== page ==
“My biggest fear was, do I look like someone just attacked me?” she said. She said she recalled thinking: “I’m not ever telling anyone this. This is nothing, it didn’t happen, and he didn’t rape me.”
These aren’t my words. As reported by the Washington Post, they’re the words of Christine Blasey Ford, whose allegations of attempted rape against Judge Brett Kavanaugh, nominee to the U.S. Supreme Court, are rocking Washington.
As the #MeToo movement has made horrifyingly clear, sexual abuse and harassment have raged unchecked for too long. Many of us recall the confirmation hearings of now-Justice Clarence Thomas when Anita Hill, an African-American law professor, testified before the all-white, all-male Judiciary Committee about the sexual harassment she’d experienced when working for him. The parallels between then and now cannot be ignored.
What caught my attention today was Professor Ford’s own response to her attack: he didn’t actually rape her, and so it was “nothing.”
I know how she feels.
The year was 1974. I was fourteen years old. On a Sunday evening, I was babysitting for the Platts, two doors down from our house. The doorbell rang. I opened the door to find the nice-looking blond boy from across the street. He was probably two or three years older than I was. We’d never actually spoken; I just knew who he was because he lived nearby.
He pretended that he thought I was Mrs. Platt, and I was naïve enough to be flattered that he thought I looked so mature. When you’re not one of the pretty girls, one the boys flirt with and ask out, a compliment from an older boy is a big deal even when it doesn’t quite make sense. I don’t remember why I let him in – did he ask? Must have, because I doubt I’d have invited him in. I knew that I wasn’t supposed to. But he came in. The Platts’ German shepherd didn’t like him. I should have remembered the old adage, “You can’t fool dogs or kids.” Instead, I told the dog to settle down, and we went into the living room.
He sat on the sofa, right next to the right arm. There was a framed poster of a sunset on the wall across from him. He said, “You should see this.” I stood near him and looked at the poster. I remember seeing the glare of light on the glass. I told him I didn’t see anything special. He said, “Get down here.” I didn’t know what to think. I was woefully inexperienced with boys, and I knew who he was, so it didn’t occur to me that he might “try anything,” but the whole thing seemed odd. I bent down, and he patted the sofa arm and said, “No, sit here and you’ll see it.”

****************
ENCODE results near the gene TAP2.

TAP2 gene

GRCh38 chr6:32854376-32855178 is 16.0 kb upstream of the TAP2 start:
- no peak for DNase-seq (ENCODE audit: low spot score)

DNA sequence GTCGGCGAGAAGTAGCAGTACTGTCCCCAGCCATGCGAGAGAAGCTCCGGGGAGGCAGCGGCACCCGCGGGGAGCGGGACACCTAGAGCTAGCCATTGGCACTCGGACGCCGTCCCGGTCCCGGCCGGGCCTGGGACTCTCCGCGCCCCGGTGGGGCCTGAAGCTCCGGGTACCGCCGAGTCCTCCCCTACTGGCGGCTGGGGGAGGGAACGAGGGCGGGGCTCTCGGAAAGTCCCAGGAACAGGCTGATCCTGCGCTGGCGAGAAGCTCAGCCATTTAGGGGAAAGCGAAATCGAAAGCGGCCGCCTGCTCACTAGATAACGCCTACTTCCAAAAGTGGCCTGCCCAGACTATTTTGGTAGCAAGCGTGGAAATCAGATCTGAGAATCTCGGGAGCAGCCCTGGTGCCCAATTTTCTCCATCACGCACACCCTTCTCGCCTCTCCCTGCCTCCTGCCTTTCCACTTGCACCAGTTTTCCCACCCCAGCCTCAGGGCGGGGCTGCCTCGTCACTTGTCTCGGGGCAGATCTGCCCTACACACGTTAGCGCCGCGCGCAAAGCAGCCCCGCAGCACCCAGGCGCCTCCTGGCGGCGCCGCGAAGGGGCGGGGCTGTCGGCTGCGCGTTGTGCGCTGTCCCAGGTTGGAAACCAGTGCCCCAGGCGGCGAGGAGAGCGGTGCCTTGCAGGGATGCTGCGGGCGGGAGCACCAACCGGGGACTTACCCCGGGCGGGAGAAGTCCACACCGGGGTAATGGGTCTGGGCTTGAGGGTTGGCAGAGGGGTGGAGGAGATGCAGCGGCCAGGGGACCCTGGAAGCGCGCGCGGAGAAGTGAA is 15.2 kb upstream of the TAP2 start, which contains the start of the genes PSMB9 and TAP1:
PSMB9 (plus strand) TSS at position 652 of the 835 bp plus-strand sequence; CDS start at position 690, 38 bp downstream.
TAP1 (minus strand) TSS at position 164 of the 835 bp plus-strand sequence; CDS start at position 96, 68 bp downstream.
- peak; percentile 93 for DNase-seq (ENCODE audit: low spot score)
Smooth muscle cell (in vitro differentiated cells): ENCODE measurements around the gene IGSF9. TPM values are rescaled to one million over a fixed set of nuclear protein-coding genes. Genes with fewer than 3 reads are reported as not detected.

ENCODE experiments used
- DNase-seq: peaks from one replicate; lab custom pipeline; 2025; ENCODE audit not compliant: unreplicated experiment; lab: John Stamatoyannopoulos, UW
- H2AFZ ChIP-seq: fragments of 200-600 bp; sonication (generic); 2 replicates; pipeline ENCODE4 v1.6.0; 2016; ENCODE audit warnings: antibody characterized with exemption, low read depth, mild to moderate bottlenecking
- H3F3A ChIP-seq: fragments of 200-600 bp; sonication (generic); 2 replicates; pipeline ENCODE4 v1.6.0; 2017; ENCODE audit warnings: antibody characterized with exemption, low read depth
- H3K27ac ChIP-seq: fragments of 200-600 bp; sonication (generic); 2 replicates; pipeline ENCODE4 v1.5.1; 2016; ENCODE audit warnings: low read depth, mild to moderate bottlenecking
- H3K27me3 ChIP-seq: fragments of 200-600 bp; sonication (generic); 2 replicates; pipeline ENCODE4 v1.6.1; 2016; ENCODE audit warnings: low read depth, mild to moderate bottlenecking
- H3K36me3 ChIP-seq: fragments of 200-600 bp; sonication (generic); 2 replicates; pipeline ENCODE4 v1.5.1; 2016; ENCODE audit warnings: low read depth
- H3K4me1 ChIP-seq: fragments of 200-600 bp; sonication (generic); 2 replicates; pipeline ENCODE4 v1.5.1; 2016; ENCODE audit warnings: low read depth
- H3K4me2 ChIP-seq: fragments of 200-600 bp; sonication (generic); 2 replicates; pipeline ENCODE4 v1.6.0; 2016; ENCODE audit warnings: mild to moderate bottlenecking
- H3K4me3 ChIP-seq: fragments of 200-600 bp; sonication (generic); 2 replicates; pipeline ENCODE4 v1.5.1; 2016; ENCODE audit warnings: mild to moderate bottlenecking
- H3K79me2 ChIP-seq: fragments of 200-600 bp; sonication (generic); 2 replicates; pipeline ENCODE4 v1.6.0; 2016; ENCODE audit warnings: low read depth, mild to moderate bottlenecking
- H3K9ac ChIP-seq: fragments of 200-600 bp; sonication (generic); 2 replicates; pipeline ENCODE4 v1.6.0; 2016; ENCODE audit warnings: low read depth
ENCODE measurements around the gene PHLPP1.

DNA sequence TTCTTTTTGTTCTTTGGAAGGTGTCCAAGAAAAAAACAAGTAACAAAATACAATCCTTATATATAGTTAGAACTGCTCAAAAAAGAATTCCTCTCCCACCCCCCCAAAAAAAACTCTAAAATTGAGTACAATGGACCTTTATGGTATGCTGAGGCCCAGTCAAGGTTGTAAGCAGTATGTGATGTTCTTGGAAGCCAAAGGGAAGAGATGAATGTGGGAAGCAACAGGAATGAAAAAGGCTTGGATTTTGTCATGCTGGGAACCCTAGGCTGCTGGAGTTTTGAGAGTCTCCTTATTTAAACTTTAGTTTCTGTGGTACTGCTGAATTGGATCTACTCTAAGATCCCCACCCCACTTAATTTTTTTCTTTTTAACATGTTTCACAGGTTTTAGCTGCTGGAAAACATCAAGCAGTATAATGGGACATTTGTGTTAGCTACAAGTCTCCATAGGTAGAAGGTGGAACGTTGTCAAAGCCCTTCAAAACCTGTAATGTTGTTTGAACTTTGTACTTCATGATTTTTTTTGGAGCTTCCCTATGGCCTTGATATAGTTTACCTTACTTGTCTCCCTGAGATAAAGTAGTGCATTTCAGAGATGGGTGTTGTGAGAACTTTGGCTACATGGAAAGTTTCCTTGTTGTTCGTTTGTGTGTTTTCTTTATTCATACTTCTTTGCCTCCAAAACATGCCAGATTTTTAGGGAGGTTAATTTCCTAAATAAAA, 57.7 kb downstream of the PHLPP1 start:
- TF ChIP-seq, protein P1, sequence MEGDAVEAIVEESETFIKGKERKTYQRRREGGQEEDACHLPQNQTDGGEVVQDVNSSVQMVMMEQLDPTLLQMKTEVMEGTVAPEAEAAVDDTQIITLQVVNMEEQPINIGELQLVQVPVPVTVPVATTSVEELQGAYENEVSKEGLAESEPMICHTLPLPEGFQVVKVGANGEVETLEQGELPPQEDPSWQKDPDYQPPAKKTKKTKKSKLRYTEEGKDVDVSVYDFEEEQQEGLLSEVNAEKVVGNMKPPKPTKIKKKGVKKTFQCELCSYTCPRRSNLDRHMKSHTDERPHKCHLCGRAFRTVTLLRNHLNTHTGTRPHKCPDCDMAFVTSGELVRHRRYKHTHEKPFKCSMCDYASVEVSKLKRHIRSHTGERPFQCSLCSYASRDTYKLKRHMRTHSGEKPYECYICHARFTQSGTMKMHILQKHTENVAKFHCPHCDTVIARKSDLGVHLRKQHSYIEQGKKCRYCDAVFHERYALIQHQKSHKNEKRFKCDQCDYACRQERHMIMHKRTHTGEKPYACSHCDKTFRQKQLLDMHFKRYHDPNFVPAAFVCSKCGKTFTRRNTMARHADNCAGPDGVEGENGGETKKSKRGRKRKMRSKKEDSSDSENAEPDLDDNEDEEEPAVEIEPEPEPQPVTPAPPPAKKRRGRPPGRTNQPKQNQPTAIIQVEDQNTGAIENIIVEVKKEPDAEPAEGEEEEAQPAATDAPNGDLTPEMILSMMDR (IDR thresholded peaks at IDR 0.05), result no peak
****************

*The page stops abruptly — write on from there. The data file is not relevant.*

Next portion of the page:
I sat. He immediately reached around my waist and pulled me onto his lap. With a grace I didn’t know I possessed, I rolled right across his lap, stood up, and told him to get out. I don’t know what I’d have done if he hadn’t left, but he did, and I locked the door behind him.
I went upstairs to the Platts’ bedroom and tried to find something on television to distract me. I ended up with “Kojak,” which I didn’t care about, but I needed something to keep me from thinking about how stupid I’d been to let him in. Because in my mind, the whole thing was my fault. If I hadn’t let him in, nothing would have happened. I didn’t think about the boy who clearly knew his adult neighbors were away and had come over to prey on the babysitter. I didn’t think then about how he’d seemed taken aback by the German shepherd who clearly disliked him and how possible it was that he’d only left out of concern that I might sic the dog on him if he didn’t. All I could think about was how it was my fault because I let him in.
He and I never exchanged another word. Ours wasn’t a street with sidewalks, so it wasn’t as though we’d encounter each other while out strolling on a summer evening. I occasionally saw him at school, but if he recognized me, he gave no sign.
I never told the Platts what took place in their living room. I didn’t tell my parents, because I was convinced they’d tell me that I shouldn’t have let him in, making it somehow my fault. The only person I told was my friend Wendy, and I don’t even remember that; I only know because later, she said something about not babysitting “because of what happened to you.” I didn’t even think of it as anything that had “happened.”
Professor Ford is quoted as saying that “[s]he was terrified . . . that she would be in trouble if her parents realized she had been at a party where teenagers were drinking, and she worried they might figure it out even if she did not tell them.” How easily we shift the blame to ourselves.
Like Professor Ford, I told myself that nothing had happened because I hadn’t been raped. He’d tried, I’d avoided, and he’d left. I told myself it was a non-incident, and for years, I never thought of it at all. Remarkably, as I write this now, I am not even certain of his name. All I know is how he looked standing on the Platts’ front step, straight blond hair and guileless face, flattering his way into the house.